22 Aug 2015
In our house, we have a rule that has enabled us to live at peace with one another for more years than I can remember. That rule is simple, “Don’t mess with my space and I won’t mess with your space.”
I must admit some rather close calls have challenged that relationship during those years. I will not say from which side of the house it came from; just that it was not my side.
It must be quite difficult for someone like the Gracious Mistress of the Parsonage whom, I must confess is a neat freak, and I am just a plain old messy freak.
My wife cannot relax if something is out of place. On occasion, I will catch her glancing in the direction of “my space” and I know exactly what she is thinking. I do not always know what she is thinking, because that would be very taxing on my thinking machine. But here, I know exactly what she is thinking. She wants to clean up my mess. “Do you need any help tidying up your office?”
I know it is a ploy for her to get her organizing paws on my things and arrange them so I cannot find anything I want, when I want it. Although it may not look like it to her, I am quite organized, thank you.
I guess we have a different idea when it comes to organization.
When I go to the cupboard in the kitchen, I know everything will be in its place. In the bathroom, the same thing goes. Everything is neatly put in its place. She knows where everything is and everything is where she wants it. Well, maybe not quite everything. There are those issues with me.
To make matters worse, she has this idea of cleaning the house on a regular basis. Do you know how annoying it is to hear the vacuum cleaner running when trying to take a nap? Like clockwork, “our” vacuum cleaner takes its weekly, if not more frequently, run throughout the house. Do you know how much electricity it takes to do that on a weekly basis?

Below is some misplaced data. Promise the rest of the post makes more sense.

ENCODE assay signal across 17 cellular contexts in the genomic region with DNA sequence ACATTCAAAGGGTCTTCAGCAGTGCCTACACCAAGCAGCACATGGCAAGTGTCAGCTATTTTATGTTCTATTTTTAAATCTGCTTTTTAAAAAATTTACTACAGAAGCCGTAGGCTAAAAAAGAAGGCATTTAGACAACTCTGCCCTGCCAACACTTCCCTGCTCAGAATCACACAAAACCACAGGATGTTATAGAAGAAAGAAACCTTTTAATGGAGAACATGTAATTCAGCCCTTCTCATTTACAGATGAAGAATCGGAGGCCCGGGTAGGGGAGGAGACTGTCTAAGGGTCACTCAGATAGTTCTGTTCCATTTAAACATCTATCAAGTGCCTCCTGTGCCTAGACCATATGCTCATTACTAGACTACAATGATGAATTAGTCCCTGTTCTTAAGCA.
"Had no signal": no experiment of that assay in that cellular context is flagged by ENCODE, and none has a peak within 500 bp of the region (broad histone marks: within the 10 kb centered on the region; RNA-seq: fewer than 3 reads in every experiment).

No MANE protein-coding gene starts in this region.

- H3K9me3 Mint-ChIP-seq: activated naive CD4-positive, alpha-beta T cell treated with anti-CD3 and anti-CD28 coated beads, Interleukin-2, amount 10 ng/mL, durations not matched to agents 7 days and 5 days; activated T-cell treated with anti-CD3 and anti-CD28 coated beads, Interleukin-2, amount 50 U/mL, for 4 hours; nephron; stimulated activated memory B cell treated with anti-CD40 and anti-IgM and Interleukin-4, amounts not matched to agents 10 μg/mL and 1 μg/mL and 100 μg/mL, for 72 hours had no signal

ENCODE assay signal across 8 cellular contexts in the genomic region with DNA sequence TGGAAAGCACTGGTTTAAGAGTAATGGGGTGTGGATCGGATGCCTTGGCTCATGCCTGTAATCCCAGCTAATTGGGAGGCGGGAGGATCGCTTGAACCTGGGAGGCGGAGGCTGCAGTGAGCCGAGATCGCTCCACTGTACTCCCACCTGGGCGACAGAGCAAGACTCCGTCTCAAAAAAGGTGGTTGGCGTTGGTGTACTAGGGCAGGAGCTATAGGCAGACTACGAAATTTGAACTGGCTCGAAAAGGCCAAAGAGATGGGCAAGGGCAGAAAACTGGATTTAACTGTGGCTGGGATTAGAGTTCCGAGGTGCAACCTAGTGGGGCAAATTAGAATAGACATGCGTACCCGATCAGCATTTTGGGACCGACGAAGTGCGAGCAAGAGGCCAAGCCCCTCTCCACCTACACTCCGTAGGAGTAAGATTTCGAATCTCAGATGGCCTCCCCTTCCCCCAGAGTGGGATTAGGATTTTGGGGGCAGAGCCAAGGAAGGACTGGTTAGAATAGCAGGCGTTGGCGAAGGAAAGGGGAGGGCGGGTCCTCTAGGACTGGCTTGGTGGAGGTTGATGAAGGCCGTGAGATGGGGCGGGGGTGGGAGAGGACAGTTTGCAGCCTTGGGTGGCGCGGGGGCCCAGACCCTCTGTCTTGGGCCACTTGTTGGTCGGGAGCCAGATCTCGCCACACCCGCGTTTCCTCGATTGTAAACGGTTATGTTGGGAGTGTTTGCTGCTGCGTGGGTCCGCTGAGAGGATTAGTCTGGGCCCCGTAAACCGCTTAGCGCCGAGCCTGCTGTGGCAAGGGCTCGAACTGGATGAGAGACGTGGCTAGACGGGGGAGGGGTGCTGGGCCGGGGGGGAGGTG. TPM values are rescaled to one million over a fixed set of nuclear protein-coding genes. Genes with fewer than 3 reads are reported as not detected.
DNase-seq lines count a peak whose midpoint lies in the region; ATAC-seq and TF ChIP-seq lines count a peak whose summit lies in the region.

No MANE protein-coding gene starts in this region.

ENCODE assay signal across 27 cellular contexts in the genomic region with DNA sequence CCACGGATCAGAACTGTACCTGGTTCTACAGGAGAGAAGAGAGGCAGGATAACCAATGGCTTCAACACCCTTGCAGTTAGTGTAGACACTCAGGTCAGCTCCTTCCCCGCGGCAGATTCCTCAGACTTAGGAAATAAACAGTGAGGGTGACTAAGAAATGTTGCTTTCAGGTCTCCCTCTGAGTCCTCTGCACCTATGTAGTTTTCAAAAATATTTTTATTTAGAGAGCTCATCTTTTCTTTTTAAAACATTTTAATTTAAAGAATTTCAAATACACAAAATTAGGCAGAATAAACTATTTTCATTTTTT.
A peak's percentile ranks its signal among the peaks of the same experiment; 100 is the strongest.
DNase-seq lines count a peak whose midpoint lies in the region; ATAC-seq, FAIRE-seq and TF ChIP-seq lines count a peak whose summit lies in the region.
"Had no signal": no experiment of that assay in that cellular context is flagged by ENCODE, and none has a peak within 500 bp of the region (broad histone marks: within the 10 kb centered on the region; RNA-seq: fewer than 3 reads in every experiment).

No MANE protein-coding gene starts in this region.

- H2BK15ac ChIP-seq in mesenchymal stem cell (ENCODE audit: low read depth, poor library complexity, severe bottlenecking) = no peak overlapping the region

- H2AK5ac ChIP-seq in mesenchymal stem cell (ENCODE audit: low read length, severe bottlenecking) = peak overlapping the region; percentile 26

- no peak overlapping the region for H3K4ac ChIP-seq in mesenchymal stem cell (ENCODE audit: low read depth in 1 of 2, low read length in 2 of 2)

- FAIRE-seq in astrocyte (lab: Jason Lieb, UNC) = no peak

If I had to choose between dirt and electricity, I would choose dirt every time.
My space is just a little bit different. I like to think of my space as actual living/working quarters. It may look like a mess to some Philistine, but I can assure you everything has a place and everything is in its place. I can find what I want when I want it, which is the only thing that really matters. If I cannot find what I need when I need it, then I do not really need it. Life is that simple when you accept “messy” as a lifestyle.
Just recently, my wife suggested that perhaps she could help me organize my office space. I just scowled at her and said, “Don’t mess with my space and I won’t mess with your space.”
She smiled one of those sympathetic smiles she gives everyone she thinks does not know what is going on in the world. Quite frankly, I do not need to know what is going on in the world. All I need to know is what is going on in my world and I have several piles in my office I can consult on that topic.
All offers to help me tidy up “my mess” go unheeded. I like my mess because it is my mess. I made it, I’m proud of it and I love it.
I have grown quite uneasy as of late. Every time I go away, I come back to find some new remodeling project completed in our house. I am starting to believe she sees too much of “This Old House.”
I spent a week in California once, only to come home and find the kitchen completely remodeled. Now, I think the plan was for me not to know where anything in the kitchen is. All the old cupboards have been replaced by newer and bigger cupboards.
I am afraid at this point to raise any kind of an objection. After all, we do have that “my space/your space” policy and I really do not want to jeopardize that in any fashion.
My basic concern is this; I fear when I go for a week and come back “my space” will be so completely remodeled and organized that I will not recognize it and will not be able to find anything I need. What, then, would I do?
If I compliment her on her remodeling jobs, it might make her confident about doing more remodeling jobs which may spill over into “my space.” Can you imagine how awful it would be?
It would be a sad day if I came home from some trip and found “my mess” completely gone. What would I do with my life? I would have to start life all over again and you know how expensive that is.
It is tough married to a fix-up guru; then again, I suppose it is harder to be wedded to a mess-up guru.
I have one concession in this area. David said it so well, “Purge me with hyssop, and I shall be clean: wash me, and I shall be whiter than snow” (Psalms 51:7 KJV).
God specializes in cleaning up messes and preparing people like me for heaven. That’s what really matters.